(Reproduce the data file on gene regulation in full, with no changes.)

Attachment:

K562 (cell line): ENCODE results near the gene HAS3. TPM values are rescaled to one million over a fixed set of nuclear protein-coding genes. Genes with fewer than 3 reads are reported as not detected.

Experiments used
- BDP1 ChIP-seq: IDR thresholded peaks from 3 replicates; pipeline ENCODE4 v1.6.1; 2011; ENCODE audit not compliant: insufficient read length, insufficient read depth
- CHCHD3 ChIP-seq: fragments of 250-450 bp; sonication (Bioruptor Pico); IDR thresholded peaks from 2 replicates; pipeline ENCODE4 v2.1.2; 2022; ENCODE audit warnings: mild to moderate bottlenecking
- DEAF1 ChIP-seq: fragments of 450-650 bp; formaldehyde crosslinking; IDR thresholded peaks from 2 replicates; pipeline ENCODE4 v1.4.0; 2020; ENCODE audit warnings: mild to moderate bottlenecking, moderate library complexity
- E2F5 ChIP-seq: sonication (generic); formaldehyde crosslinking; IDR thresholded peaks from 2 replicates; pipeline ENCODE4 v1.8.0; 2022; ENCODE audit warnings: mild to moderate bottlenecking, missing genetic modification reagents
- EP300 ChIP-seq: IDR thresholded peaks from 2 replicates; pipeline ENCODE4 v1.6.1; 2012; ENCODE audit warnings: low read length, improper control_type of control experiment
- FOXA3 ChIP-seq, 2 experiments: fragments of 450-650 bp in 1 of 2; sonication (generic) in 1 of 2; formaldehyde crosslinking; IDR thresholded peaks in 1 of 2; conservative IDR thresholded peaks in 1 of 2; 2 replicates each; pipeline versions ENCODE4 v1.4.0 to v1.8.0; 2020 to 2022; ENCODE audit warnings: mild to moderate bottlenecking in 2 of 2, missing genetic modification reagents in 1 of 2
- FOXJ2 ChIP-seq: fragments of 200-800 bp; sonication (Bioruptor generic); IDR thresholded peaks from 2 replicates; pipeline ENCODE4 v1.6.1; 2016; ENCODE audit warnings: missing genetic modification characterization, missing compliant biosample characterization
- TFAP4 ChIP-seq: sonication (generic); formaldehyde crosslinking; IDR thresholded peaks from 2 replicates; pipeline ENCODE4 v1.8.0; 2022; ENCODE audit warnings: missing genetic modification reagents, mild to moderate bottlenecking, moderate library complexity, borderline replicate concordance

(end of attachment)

K562 (cell line): ENCODE results near the gene HAS3. TPM values are rescaled to one million over a fixed set of nuclear protein-coding genes. Genes with fewer than 3 reads are reported as not detected.

Experiments used
- BDP1 ChIP-seq: IDR thresholded peaks from 3 replicates; pipeline ENCODE4 v1.6.1; 2011; ENCODE audit not compliant: insufficient read length, insufficient read depth
- CHCHD3 ChIP-seq: fragments of 250-450 bp; sonication (Bioruptor Pico); IDR thresholded peaks from 2 replicates; pipeline ENCODE4 v2.1.2; 2022; ENCODE audit warnings: mild to moderate bottlenecking
- DEAF1 ChIP-seq: fragments of 450-650 bp; formaldehyde crosslinking; IDR thresholded peaks from 2 replicates; pipeline ENCODE4 v1.4.0; 2020; ENCODE audit warnings: mild to moderate bottlenecking, moderate library complexity
- E2F5 ChIP-seq: sonication (generic); formaldehyde crosslinking; IDR thresholded peaks from 2 replicates; pipeline ENCODE4 v1.8.0; 2022; ENCODE audit warnings: mild to moderate bottlenecking, missing genetic modification reagents
- EP300 ChIP-seq: IDR thresholded peaks from 2 replicates; pipeline ENCODE4 v1.6.1; 2012; ENCODE audit warnings: low read length, improper control_type of control experiment
- FOXA3 ChIP-seq, 2 experiments: fragments of 450-650 bp in 1 of 2; sonication (generic) in 1 of 2; formaldehyde crosslinking; IDR thresholded peaks in 1 of 2; conservative IDR thresholded peaks in 1 of 2; 2 replicates each; pipeline versions ENCODE4 v1.4.0 to v1.8.0; 2020 to 2022; ENCODE audit warnings: mild to moderate bottlenecking in 2 of 2, missing genetic modification reagents in 1 of 2
- FOXJ2 ChIP-seq: fragments of 200-800 bp; sonication (Bioruptor generic); IDR thresholded peaks from 2 replicates; pipeline ENCODE4 v1.6.1; 2016; ENCODE audit warnings: missing genetic modification characterization, missing compliant biosample characterization
- TFAP4 ChIP-seq: sonication (generic); formaldehyde crosslinking; IDR thresholded peaks from 2 replicates; pipeline ENCODE4 v1.8.0; 2022; ENCODE audit warnings: missing genetic modification reagents, mild to moderate bottlenecking, moderate library complexity, borderline replicate concordance